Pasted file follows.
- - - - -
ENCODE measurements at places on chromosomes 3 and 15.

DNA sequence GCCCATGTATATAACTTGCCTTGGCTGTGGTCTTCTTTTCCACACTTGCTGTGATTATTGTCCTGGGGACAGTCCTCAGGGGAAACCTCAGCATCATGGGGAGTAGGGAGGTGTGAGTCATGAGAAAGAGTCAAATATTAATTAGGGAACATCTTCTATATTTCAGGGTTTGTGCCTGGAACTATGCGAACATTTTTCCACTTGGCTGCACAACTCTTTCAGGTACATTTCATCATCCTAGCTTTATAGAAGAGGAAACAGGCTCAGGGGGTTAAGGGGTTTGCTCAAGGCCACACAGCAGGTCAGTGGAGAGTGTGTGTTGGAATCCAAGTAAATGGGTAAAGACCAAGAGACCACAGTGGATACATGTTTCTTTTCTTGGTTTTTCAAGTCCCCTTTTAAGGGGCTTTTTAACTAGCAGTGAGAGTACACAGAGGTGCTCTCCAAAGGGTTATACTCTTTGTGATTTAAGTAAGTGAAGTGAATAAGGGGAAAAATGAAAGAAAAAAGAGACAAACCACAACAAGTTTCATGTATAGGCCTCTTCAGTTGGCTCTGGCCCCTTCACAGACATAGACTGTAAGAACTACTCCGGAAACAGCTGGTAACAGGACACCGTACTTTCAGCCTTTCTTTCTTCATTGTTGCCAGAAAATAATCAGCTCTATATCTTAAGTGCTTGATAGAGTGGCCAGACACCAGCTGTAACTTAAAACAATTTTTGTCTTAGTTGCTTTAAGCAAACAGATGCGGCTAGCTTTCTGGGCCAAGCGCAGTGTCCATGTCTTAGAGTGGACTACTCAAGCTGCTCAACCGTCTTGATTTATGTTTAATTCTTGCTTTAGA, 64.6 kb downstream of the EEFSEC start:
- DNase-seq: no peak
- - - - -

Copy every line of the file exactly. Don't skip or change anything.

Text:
ENCODE measurements at places on chromosomes 3 and 15.

DNA sequence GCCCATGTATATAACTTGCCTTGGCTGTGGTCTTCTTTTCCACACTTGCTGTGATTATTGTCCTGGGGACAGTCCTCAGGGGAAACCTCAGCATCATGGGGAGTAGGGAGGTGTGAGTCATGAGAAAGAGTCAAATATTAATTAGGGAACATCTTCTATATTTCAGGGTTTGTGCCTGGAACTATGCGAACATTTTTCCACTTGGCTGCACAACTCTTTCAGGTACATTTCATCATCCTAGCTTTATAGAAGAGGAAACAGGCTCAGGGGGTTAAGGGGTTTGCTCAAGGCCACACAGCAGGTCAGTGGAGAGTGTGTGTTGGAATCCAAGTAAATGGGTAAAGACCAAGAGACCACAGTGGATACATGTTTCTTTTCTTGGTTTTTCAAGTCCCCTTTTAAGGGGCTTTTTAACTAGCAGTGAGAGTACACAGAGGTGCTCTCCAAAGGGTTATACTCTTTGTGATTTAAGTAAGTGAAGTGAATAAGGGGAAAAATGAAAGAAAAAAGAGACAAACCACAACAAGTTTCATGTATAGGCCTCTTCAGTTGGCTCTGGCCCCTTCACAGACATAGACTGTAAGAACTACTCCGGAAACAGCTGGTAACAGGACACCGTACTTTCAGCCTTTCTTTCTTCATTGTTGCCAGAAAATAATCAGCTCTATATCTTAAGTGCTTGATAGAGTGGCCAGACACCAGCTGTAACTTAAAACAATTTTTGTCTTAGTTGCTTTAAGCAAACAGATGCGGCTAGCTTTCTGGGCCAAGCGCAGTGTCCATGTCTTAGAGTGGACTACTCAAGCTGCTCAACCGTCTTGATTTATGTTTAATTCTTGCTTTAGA, 64.6 kb downstream of the EEFSEC start:
- DNase-seq: no peak